The appellant, by way of defense, adduced testimony tending to show that he was driving his car along the Mount Freedom road, a distance of about forty to fifty feet behind the car driven by his friend, Sam Berger, at a speed of about twenty-twenty-five miles an hour and on the right side of the road; that he saw the car in which the plaintiffs were riding coming towards him, in front of Berger's car, but where on the highway he did not know; that the car in which the plaintiffs were riding clipped Berger's car, which was on its right side of the road, and then before appellant knew anything, felt himself toppling over; but at the time of the collision with the car in which plaintiffs were riding, appellant was on the right side of the road; that the accident happened so quickly he didn't have an opportunity to apply his brakes, although he could stop his car within a distance of fifteen feet and in an emergency, less than that; that the D'Onofrio car went one hundred to one hundred and forty, or one hundred and fifty feet up the hill after the accident, before it stopped. There was conflicting testimony as to the skid marks -- by which car made and what they indicated.

Appellant in his attempt to escape the charge of negligence made against him by the plaintiffs and place the responsibility for the accident solely on the negligence of D'Onofrio, puts great stress on the admission of D'Onofrio that he did not see appellant's car on the highway until after Berger's car and D'Onofrio's car had come in contact, although he admitted that he could see for some distance in the direction from which appellant's car came on the night of the accident.

Assuming that negligence on the part of D'Onofrio might

[111 NJL Page 498]

be inferred from this testimony -- the trial court was confronted with the fact that the inference also could be legitimately made that the reason D'Onofrio and the plaintiff Mary Ceccomancino did not see appellant's car was that it was following too closely behind the Berger car to be seen, and that under the circumstances of the case it was the province of the jury and not the judge to determine what inferences should be drawn.

Appellant insists all that the evidence shows is that an accident occurred -- but that plaintiffs failed to prove by the preponderance of the evidence that appellant was negligent and that it was this negligence which was the cause of the accident.

Appellant cites Parave v. Public Service Interstate Transportation, 109 N.J.L. 155; 160 A. 375, to the effect that as a general rule the mere showing of an accident causing the injuries sued for is not alone sufficient to authorize an inference of negligence; that negligence is a fact which must be shown. It will not be presumed. We are in accord with this.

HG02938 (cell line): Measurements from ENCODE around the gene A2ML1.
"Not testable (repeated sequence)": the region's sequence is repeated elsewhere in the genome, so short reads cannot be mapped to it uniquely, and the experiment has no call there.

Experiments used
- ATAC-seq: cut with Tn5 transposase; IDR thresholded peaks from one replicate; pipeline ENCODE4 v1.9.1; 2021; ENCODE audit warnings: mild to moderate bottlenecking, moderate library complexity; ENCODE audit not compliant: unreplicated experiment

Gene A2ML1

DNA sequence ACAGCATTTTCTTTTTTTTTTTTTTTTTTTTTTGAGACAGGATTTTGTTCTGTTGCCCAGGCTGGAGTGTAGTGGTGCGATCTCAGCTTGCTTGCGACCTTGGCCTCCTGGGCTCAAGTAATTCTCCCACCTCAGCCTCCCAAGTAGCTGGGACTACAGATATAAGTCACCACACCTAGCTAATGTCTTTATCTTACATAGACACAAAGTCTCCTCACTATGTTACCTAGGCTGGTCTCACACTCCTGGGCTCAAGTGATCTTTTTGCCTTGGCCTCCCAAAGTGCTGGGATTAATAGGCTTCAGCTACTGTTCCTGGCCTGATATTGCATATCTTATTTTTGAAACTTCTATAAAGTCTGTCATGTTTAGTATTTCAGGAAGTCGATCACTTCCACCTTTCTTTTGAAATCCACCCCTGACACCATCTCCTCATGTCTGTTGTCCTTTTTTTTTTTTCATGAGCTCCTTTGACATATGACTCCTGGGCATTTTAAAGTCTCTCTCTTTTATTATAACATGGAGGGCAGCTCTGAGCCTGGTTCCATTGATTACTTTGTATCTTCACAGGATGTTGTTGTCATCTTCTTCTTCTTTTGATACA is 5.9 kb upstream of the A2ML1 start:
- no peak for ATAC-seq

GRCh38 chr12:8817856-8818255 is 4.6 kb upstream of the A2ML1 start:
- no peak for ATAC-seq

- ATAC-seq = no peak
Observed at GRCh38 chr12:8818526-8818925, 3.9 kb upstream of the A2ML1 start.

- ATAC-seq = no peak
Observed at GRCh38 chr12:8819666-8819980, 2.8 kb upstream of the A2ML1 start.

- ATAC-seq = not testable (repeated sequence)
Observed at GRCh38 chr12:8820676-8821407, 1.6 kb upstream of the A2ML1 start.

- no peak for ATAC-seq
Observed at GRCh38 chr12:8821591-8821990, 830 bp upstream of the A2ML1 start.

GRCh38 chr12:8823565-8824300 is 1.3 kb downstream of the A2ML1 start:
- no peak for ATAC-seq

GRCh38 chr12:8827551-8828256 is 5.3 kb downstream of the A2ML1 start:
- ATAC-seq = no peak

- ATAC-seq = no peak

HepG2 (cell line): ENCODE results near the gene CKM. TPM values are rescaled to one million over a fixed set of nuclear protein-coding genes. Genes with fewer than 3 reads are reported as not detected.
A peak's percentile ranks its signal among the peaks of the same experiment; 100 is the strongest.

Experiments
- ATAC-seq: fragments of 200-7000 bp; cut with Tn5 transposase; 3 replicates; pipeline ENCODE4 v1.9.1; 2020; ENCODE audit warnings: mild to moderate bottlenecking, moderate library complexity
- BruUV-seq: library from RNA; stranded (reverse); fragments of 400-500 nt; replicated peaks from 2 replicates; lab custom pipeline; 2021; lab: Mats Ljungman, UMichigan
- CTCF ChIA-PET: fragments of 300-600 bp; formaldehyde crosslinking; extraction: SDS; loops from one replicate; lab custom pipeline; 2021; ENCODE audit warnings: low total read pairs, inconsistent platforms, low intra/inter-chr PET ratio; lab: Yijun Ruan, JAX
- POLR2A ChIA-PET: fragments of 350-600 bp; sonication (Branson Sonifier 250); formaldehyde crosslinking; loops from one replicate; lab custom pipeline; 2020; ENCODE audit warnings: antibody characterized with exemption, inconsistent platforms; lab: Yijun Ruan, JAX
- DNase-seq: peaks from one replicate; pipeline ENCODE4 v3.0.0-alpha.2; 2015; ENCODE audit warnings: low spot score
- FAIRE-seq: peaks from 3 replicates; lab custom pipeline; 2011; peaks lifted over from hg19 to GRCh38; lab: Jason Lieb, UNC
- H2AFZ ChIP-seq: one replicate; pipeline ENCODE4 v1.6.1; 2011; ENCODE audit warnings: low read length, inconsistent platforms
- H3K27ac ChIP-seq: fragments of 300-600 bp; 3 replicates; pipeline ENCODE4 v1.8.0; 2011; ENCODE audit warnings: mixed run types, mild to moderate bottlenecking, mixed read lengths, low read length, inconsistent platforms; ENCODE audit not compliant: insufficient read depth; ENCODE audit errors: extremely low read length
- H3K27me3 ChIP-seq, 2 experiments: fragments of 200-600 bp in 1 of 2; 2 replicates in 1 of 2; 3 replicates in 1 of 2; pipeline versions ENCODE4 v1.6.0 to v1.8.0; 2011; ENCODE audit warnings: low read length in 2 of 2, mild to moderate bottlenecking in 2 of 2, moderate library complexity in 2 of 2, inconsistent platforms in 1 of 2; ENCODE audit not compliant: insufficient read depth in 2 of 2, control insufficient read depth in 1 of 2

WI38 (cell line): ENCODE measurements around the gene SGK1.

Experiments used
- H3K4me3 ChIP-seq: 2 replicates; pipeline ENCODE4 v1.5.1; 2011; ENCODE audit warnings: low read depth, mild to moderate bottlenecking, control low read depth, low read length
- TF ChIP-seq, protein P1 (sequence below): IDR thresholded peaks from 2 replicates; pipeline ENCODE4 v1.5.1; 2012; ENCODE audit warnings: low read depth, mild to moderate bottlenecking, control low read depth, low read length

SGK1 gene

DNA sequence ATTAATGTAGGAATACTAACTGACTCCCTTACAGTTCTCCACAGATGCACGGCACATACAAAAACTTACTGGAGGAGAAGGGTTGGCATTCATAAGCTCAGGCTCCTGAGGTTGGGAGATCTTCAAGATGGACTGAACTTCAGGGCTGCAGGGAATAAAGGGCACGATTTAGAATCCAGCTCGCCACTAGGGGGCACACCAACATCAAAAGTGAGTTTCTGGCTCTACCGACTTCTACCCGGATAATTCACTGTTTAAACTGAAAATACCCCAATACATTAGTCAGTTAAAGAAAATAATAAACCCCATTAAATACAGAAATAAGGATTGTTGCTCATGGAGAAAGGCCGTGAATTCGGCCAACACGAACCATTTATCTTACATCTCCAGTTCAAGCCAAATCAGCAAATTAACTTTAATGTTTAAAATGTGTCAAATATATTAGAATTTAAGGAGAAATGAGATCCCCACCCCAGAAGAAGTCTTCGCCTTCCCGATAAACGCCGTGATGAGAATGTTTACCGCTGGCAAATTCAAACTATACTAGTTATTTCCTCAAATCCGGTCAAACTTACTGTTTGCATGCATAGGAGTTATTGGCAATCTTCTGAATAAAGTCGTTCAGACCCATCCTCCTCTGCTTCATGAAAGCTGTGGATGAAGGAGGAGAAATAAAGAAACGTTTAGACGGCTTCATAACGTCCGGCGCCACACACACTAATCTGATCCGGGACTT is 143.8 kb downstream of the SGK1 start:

The same case, however, citing Podolsky v. Sautter, 102 N.J.L. 598, also holds "before the trial judge can take away from the jury the question whether or not the negligence of the defendant is the proximate cause of the injury and determine that question himself, the facts must not only be undisputed, but the inference to be drawn from those facts must be such that fair-minded men ought not to differ about them." And also that a motion for a nonsuit or to direct a verdict for the defendant, based upon the evidence to establish a cause of action, admits the truth of the plaintiff's evidence and of every inference of fact which can be legitimately drawn therefrom, but denies its sufficiency in law.

The jury was justified in finding from the evidence presented on behalf of the plaintiffs that the turning in by the appellant from his right half of the highway to the left of the center thereof was the proximate cause of the accident.

Section 5, article 8 of chapter 281 (Pamph. L. 1928, p. 733), known as the "Traffic act" provides that --

[111 NJL Page 499]

"Upon all highways of sufficient width, except upon oneway streets, the driver of a vehicle shall drive the same upon the right half of the highway, * * * unless it is impracticable to travel on such side of the highway, and except when overtaking and passing other vehicles," &c.

There was evidence in the case that there was ample room on the highway for a compliance with this act and that the appellant Kosher disobeyed this provision of the Traffic act, and that had he continued to drive his car upon the right half of the highway, the accident would not have occurred.